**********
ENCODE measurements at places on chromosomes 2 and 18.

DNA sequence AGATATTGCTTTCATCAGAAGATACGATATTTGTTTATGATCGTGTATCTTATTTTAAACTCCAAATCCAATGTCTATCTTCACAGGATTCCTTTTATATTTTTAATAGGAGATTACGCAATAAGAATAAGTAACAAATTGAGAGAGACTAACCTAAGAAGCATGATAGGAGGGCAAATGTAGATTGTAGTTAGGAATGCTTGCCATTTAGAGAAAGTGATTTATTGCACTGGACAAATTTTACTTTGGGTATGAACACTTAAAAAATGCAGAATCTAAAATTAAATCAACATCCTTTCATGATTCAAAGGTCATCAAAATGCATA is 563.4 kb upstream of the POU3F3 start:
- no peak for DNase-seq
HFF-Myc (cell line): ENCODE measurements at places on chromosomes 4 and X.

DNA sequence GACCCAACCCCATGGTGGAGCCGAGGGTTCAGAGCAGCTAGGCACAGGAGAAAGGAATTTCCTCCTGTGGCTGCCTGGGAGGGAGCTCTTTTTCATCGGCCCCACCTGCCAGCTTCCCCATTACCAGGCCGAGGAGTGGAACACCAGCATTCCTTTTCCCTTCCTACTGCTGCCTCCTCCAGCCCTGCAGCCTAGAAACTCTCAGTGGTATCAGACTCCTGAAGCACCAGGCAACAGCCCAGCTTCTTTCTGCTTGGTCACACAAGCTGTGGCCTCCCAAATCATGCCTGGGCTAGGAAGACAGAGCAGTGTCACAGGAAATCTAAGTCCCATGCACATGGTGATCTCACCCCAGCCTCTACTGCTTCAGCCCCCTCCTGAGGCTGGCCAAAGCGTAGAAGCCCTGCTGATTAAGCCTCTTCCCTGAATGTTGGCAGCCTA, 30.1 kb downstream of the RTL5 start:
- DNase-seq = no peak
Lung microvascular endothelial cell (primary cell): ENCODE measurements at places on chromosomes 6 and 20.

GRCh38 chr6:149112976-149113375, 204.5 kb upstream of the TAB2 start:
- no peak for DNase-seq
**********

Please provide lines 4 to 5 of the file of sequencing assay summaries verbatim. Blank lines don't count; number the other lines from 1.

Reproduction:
HFF-Myc (cell line): ENCODE measurements at places on chromosomes 4 and X.

DNA sequence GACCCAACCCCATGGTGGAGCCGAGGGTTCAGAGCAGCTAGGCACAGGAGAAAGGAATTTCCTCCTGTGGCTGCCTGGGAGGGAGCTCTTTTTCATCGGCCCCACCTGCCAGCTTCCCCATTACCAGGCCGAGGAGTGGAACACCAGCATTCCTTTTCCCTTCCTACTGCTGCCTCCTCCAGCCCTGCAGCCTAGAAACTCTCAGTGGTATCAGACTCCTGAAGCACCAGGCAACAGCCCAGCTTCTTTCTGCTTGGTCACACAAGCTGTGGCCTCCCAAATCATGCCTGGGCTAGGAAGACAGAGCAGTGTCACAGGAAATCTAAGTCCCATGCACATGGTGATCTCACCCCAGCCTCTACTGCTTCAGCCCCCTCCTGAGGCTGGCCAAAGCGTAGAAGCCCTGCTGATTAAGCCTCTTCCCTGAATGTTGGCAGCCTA, 30.1 kb downstream of the RTL5 start: